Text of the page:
Their full-length papers cover a broad range of subjects, amongst which are fifty-three papers considering a very wide range of subjects related to epilepsy, six concerning headache, five on heritable metabolic disorders, and five on movement disorders. Other papers consider syncope, pseudotumor, stroke, learning problems, diseases of muscle and nerve, trauma, SIDS, drooling, and neurological examination. One remarkable thing about all of these papers is how carefully each topic has been selected and how much effort has been expended to gather important, practical, and accurate information. Virtually all of these papers are addressed to an important area of incomplete understanding and virtually all of them provide practical insight as well as direction for further research. Peter and Carol Camfield have a keen eye for what is important and are not the least bit shy about pointing out the inadequacy of general understanding of a wide variety of subjects. The neurological community has benefitted richly from their investigational skills and careful analyses particularly as they are applied to common problems.

The debt of gratitude owed to the Camfields and their collaborators must extend also to the children and adolescents of Nova Scotia who have constituted the stable population base for so many epidemiological and long-term outcome studies – some of which extend for twenty-five years. Included among these studies are some of the best available characterizations of the natural history of various seizure disorders, including febrile, absence, JME, and Rolandic seizures, as well as status epilepticus. These studies provide some of the most reliable information concerning the responsiveness of these disorders to specific medications and the frequency with which medication side effects might be encountered.

The Camfields have provided guidance concerning many other aspects of medication risk and benefit. An over-riding theme in many studies is confirmation of the pre-eminent importance of obtaining a careful and accurate clinical history. They have learnedly encouraged thoughtfulness and observation and have discouraged excessive numbers of tests. They have deeply considered the role of the EEG in evaluation and management of children with epilepsy as well as those without, with due consideration of the manner in which such testing may be misleading or unnecessary. They have similarly considered when anticonvulsants might safely be dispensed with as in the case of benign Rolandic epilepsy. The Camfields have closely considered a wealth of questions concerning learning and behavior in children with epilepsy.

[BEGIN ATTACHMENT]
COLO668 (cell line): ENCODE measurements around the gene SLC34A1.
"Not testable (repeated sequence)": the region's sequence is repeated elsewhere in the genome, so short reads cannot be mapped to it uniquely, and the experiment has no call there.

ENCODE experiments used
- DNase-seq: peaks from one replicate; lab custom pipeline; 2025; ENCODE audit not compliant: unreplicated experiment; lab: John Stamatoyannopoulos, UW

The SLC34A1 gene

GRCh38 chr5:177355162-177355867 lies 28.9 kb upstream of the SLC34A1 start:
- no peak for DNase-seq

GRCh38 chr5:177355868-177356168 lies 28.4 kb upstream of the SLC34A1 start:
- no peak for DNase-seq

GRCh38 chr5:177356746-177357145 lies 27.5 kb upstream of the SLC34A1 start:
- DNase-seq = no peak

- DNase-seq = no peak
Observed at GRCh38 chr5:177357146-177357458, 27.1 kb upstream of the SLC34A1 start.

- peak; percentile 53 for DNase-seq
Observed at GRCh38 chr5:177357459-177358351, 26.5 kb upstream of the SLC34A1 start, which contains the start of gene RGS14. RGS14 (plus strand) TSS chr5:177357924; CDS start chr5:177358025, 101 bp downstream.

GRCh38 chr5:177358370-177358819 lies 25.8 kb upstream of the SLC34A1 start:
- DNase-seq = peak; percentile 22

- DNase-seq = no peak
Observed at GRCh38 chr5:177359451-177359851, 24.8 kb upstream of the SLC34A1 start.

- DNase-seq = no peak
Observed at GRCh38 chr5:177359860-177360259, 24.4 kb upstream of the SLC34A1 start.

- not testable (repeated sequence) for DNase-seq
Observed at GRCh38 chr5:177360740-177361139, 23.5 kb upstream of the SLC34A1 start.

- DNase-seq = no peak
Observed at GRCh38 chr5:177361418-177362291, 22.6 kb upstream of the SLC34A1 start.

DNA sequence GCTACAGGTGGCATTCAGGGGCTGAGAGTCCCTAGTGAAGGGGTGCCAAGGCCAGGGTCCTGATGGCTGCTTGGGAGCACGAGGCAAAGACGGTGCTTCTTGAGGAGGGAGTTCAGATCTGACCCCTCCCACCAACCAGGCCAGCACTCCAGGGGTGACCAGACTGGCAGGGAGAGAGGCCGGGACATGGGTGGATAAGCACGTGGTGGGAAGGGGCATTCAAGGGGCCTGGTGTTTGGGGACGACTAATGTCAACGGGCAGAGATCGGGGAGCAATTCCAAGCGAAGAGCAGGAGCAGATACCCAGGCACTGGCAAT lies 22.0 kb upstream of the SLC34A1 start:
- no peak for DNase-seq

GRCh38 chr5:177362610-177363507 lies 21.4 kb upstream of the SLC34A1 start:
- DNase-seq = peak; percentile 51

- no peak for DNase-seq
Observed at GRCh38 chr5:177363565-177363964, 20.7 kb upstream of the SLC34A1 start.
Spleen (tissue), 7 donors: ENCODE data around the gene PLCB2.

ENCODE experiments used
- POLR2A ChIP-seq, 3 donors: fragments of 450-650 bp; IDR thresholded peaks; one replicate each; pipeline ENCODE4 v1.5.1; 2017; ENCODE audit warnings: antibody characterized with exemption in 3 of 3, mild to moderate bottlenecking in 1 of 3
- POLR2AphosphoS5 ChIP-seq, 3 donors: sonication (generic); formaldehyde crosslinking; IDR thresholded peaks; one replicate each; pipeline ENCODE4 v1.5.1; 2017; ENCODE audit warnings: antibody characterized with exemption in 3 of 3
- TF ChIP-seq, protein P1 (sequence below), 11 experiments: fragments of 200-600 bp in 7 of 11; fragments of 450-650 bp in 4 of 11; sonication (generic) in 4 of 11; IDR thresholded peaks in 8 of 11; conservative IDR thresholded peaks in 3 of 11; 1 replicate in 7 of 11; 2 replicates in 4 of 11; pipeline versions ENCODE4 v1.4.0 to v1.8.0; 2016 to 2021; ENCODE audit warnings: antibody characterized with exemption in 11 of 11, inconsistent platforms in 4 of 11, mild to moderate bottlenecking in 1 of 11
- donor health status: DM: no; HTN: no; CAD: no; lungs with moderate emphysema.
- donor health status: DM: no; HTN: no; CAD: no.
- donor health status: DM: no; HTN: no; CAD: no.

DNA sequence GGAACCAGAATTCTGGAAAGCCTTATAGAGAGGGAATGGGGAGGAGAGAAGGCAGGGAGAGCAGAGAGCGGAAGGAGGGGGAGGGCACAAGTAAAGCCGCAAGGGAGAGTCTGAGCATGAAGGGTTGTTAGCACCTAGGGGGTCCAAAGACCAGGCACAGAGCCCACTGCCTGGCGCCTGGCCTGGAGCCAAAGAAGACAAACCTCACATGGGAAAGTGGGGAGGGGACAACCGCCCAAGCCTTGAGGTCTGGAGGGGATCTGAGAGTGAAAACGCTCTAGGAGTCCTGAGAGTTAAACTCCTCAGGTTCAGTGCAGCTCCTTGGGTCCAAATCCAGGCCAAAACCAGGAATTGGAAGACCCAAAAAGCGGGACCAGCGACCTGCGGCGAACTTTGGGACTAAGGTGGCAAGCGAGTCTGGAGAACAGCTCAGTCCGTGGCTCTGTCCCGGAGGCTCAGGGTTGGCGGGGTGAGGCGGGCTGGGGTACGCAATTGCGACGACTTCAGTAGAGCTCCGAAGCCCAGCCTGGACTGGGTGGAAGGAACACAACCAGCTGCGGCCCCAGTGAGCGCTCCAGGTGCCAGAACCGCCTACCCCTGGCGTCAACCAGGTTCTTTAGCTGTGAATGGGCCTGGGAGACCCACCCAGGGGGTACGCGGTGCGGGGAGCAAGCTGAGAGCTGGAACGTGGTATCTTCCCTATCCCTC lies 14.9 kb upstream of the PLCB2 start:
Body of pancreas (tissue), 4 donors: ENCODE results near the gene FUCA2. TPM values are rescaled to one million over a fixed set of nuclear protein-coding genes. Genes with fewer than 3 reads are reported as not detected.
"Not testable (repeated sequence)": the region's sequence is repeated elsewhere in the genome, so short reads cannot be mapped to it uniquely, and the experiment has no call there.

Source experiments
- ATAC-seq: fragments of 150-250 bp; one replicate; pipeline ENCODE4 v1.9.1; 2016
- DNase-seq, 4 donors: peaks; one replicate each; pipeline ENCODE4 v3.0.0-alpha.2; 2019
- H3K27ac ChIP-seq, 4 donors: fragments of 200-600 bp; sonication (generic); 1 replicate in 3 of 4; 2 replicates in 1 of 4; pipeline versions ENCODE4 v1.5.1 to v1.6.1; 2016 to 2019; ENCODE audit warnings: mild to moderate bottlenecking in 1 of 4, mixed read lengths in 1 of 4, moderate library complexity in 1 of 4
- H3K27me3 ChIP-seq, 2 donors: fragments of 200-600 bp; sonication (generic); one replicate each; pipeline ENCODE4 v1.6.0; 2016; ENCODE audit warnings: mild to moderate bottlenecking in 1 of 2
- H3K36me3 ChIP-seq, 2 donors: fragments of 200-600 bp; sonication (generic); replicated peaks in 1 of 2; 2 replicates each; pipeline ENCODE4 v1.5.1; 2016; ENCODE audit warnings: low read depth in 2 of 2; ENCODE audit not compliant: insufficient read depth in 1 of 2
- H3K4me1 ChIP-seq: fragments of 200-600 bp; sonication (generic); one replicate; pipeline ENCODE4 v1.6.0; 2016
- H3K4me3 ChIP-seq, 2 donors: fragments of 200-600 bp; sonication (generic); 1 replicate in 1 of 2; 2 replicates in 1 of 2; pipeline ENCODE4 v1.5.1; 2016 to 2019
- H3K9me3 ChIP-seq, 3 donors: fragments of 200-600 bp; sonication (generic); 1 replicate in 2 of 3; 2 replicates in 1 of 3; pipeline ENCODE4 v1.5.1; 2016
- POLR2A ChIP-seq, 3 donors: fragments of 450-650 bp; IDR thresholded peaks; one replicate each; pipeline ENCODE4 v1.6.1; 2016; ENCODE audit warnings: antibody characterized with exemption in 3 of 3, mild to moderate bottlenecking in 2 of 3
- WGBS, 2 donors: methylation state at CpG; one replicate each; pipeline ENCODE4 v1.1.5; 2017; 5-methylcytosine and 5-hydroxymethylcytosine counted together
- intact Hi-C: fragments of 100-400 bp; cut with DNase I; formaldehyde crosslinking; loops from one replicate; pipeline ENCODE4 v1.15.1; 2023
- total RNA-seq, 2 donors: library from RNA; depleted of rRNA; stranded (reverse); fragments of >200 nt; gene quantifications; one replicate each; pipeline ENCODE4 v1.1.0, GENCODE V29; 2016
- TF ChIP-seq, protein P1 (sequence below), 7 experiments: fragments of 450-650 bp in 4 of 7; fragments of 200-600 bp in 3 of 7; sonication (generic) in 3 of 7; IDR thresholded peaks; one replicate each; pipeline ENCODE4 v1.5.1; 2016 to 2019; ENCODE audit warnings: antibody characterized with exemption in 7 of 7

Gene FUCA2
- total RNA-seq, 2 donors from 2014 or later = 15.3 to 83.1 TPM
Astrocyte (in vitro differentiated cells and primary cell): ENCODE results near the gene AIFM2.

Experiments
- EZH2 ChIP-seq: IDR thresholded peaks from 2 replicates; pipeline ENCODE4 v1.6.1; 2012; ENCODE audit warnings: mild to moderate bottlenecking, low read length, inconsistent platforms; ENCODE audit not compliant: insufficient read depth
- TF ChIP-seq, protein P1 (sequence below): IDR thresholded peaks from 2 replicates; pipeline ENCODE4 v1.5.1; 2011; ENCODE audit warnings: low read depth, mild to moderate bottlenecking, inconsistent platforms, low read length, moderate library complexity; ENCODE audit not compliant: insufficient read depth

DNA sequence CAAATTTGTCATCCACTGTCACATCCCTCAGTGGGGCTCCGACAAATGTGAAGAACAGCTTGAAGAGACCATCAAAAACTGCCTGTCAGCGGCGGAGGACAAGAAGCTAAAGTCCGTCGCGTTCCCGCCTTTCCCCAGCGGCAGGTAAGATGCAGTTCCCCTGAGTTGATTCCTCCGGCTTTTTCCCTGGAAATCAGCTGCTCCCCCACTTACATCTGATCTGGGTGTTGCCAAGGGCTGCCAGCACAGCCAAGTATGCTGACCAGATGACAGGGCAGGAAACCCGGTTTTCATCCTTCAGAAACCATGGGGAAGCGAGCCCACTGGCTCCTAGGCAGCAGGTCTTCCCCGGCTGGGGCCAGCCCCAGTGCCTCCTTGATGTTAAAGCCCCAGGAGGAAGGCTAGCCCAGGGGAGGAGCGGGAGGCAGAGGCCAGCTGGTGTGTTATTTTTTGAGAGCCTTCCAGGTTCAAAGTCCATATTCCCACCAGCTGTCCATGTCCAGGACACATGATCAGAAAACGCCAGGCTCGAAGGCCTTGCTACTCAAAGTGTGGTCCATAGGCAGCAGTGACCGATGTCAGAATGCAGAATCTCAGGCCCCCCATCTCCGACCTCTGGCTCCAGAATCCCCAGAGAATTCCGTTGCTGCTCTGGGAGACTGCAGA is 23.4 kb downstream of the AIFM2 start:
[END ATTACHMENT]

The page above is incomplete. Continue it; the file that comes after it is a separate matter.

While many Camfield papers and chapters perform the valuable service of alleviating our anxiety concerning things about which we have known too little, others serve the equally important role of reminding us rather forcefully of the things we think we know that are in fact not yet really so well understood. The scrupulousness with which the Camfields and their associates have refined the boundaries between reliable and unreliable information has greatly assisted the ongoing task of trying to improve the way we do business as neurologists. Among the most highly cited Camfield original full length papers (number of citations in italics in parentheses) are those concerning age-related population-based epilepsy risk up to 15 years of age (85), risk of epilepsy after first unprovoked seizure (118) and factors that worsen an otherwise low risk for mortality from epilepsy (47), risks for seizure recurrence and of medication side effects after onset of treatment (40), and the semiological variability of Rolandic epilepsy (36). Two valuable papers provided an epidemiological foundation for trying a third drug in childhood convulsive epilepsies before opting for invasive management (84).